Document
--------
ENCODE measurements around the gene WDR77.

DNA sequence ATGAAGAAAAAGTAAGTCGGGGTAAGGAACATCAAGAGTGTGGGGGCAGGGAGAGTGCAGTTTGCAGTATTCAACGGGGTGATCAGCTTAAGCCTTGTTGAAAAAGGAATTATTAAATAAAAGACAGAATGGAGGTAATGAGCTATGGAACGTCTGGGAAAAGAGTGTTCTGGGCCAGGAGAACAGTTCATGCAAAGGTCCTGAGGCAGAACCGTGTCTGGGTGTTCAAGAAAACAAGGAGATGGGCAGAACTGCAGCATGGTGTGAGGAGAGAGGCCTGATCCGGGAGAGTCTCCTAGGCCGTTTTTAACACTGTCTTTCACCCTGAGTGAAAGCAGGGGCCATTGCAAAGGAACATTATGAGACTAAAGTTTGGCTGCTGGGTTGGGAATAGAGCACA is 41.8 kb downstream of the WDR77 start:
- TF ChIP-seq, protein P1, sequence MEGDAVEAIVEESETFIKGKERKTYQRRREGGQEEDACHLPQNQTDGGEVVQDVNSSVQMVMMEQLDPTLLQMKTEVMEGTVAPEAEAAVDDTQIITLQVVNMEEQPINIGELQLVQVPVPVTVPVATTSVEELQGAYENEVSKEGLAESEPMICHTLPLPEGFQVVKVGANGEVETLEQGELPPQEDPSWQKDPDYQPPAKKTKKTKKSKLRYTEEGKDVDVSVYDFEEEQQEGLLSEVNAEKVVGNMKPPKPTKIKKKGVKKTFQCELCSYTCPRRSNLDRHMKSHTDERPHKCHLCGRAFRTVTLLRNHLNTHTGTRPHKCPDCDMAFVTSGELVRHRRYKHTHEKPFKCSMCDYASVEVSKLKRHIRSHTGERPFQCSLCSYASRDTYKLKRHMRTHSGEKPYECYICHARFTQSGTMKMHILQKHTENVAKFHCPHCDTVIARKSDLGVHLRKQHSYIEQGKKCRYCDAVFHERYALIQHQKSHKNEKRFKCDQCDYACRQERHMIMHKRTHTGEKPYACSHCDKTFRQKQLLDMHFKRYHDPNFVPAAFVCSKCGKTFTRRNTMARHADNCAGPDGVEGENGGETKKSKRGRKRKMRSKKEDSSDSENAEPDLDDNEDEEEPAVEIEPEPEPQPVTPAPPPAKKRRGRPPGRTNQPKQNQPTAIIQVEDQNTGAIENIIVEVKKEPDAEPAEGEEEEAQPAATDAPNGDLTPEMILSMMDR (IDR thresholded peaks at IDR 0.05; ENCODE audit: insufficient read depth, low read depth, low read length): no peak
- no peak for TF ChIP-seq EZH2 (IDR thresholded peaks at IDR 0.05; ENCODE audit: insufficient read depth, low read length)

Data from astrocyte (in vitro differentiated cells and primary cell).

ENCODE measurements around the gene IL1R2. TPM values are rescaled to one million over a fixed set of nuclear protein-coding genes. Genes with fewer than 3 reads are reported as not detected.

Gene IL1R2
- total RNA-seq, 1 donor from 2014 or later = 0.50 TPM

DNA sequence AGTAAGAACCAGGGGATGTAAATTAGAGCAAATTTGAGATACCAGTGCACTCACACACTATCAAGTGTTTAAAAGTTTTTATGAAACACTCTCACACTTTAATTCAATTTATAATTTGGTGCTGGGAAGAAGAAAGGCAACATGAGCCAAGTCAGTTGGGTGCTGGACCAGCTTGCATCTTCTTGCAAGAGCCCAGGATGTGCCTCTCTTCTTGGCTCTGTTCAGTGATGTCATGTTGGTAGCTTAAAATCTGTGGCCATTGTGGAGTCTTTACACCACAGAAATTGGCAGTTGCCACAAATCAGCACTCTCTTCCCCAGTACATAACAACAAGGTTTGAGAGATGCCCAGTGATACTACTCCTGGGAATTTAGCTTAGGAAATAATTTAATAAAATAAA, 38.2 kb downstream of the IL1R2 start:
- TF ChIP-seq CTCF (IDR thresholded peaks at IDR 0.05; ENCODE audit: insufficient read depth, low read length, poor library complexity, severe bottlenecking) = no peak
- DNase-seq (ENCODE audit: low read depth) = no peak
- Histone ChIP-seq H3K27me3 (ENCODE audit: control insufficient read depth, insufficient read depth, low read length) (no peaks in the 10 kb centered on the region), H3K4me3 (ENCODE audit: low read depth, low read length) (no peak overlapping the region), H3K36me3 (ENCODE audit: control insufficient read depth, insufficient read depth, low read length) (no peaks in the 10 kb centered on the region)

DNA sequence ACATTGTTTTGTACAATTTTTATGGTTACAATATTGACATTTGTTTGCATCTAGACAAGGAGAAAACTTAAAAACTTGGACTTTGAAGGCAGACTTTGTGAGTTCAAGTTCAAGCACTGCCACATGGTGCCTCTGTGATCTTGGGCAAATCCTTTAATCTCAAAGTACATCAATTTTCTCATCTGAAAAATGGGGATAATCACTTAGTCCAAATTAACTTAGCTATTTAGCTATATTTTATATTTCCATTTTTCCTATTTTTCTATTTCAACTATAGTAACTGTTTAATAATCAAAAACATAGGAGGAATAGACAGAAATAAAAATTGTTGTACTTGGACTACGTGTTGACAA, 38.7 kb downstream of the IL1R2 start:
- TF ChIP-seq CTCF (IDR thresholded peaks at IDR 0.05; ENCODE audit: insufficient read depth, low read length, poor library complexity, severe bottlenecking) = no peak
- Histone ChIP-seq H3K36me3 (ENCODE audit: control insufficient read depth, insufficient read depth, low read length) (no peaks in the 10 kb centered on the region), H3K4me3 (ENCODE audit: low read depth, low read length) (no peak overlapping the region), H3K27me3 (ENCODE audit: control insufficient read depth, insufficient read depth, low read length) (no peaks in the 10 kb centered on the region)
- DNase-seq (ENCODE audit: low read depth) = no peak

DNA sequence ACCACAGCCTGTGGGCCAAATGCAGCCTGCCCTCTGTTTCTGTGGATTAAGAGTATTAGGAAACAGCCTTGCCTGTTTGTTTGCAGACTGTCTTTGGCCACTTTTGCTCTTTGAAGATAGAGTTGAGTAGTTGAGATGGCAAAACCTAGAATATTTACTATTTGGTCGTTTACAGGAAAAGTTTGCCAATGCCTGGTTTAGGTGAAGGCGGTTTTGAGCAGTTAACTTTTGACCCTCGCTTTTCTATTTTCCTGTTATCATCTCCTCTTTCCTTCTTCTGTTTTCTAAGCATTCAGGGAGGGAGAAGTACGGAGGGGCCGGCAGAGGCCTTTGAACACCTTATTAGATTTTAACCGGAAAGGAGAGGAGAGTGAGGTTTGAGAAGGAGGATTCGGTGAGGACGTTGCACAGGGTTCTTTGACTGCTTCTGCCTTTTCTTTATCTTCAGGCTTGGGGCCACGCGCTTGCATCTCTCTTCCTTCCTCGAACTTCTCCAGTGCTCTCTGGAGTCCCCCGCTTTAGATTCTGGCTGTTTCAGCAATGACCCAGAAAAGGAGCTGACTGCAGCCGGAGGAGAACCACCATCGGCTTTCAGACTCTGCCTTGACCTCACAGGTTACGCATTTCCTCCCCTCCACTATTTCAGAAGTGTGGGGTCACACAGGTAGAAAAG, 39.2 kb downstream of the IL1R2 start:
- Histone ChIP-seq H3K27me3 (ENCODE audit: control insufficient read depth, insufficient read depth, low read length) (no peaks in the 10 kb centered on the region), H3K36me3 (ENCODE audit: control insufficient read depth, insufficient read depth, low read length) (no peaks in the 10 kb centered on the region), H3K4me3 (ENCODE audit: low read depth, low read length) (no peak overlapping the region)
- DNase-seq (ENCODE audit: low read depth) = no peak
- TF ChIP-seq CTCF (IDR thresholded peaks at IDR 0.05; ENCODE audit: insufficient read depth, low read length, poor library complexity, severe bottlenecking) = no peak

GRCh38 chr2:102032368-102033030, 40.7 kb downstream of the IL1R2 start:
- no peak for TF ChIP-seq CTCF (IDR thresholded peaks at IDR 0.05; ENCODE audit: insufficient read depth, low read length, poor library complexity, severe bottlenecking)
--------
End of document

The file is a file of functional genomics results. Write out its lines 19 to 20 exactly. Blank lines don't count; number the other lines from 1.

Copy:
- DNase-seq (ENCODE audit: low read depth) = no peak
- TF ChIP-seq CTCF (IDR thresholded peaks at IDR 0.05; ENCODE audit: insufficient read depth, low read length, poor library complexity, severe bottlenecking) = no peak